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  Understanding the Benefit of Music for Animals

Music is made up of frequencies, volume and vibrationsThe good instinct of many dog, cat and horse owners is to leave a radio or TV on for their pets in the home or barn. Choices of classical music stations, talk radio or country music are used. There are also choices of CD music for pets on the market. This new awareness of music for pets depicts the need for animals to have the company of sound for behavioral calm and atmospheric soothing.Species-specific musicMusic is made up of the same qualities of sounds as in nature, frequencies, volume, and vibrations. During many years of casual observations, I had noted relaxed responses from the animals in my care. Each one consistently gravitated to my side while I was playing live music. The tipping point for me was when my severely injured cat, Osborn, was in the veterinarian hospital. When I visited him, I was struck by the lack of music in the hospital environment. Music was part of his daily life. When he passed, I passionately committed my work to understanding why animals instinctively benefit from music, as humans do, and researching what qualities would guarantee positive results for each species.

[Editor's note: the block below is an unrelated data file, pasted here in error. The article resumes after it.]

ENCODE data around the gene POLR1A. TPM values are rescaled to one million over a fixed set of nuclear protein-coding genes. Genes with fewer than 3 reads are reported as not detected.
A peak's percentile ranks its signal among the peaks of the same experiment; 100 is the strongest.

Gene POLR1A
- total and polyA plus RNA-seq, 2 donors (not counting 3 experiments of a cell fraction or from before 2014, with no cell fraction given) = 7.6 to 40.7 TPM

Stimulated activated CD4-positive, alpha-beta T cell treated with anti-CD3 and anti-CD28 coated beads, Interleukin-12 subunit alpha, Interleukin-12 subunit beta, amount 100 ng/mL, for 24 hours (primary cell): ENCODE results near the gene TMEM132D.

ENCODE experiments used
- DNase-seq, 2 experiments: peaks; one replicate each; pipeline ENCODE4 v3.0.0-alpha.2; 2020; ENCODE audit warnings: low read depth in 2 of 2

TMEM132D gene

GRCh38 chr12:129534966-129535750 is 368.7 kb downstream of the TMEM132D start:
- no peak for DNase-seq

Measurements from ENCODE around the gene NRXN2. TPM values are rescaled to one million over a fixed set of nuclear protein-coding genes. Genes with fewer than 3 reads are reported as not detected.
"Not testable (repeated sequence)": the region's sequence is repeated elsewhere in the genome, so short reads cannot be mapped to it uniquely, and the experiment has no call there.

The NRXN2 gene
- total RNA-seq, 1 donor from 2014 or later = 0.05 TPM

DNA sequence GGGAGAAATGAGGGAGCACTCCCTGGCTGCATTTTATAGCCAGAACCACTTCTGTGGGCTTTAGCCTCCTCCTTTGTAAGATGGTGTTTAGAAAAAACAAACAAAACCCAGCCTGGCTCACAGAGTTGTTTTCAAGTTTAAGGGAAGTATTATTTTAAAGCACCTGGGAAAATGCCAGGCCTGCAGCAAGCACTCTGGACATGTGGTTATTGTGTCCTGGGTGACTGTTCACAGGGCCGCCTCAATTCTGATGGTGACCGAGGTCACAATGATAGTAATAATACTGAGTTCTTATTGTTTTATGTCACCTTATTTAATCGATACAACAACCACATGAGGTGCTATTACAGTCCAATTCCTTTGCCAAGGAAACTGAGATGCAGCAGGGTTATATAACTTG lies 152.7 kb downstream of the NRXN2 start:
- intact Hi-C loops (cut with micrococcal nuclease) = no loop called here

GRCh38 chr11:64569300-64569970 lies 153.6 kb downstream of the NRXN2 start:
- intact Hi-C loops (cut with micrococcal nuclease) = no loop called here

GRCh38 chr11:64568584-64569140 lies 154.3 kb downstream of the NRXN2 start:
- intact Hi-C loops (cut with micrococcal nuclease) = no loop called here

We are learning more and more that music has a profound instinctual response from animals for physical and behavioral benefits.The beginning to bridging music and animals was the ability to duplicate music on records for radio broadcast. Being able to bring the music to the animal was and still is a new field. It was observed and then documented that dairy cows produced more milk when listening to relaxing music. Researchers believe that farmers could get an extra pint from their charges by playing classical music. Psychologists Dr. Adrian North and Liam MacKenzie at the University of Leicester, UK played music of different tempos to herds of Friesian cattle. Beethoven's Pastoral Symphony resulted in greater milk production. When loud and rowdy music was played, there was no increase in milk yield. "Calming music can improve milk yield, probably because it reduces stress," said North and MacKenzie."Over the last decade, our knowledge of the auditory abilities of animals in general has been the object of study because it was necessary to determine the hearing abilities of large mammals in order to answer certain questions concerning the evolution of human hearing." H. E. Heffner, Farm Animals and the Environment. (pp.159-184). Wallingford UK: CAB International.From 2003, I have been observing and testing the results of music for dogs, cats and horses. I began by writing to Universities around the world to receive papers on the frequency and decibel hearing ranges of animals. I based the design of my music according to the data research of H. Heffner and R.S. Heffner PH.D. ~ Dept of Psychology at the University of Toledo in Ohio (USA) I have the utmost respect and appreciation for Dr. H. Heffner and Dr. R.S. Heffner’s scientific work on this subject. Hearing of animals and sound localization is relatively a new field and their research is extensive and renowned. Once I had the data of the Hz range of dogs and cats, I purposefully composed the music within a high register, a range that dogs and cats hear the most comfortably.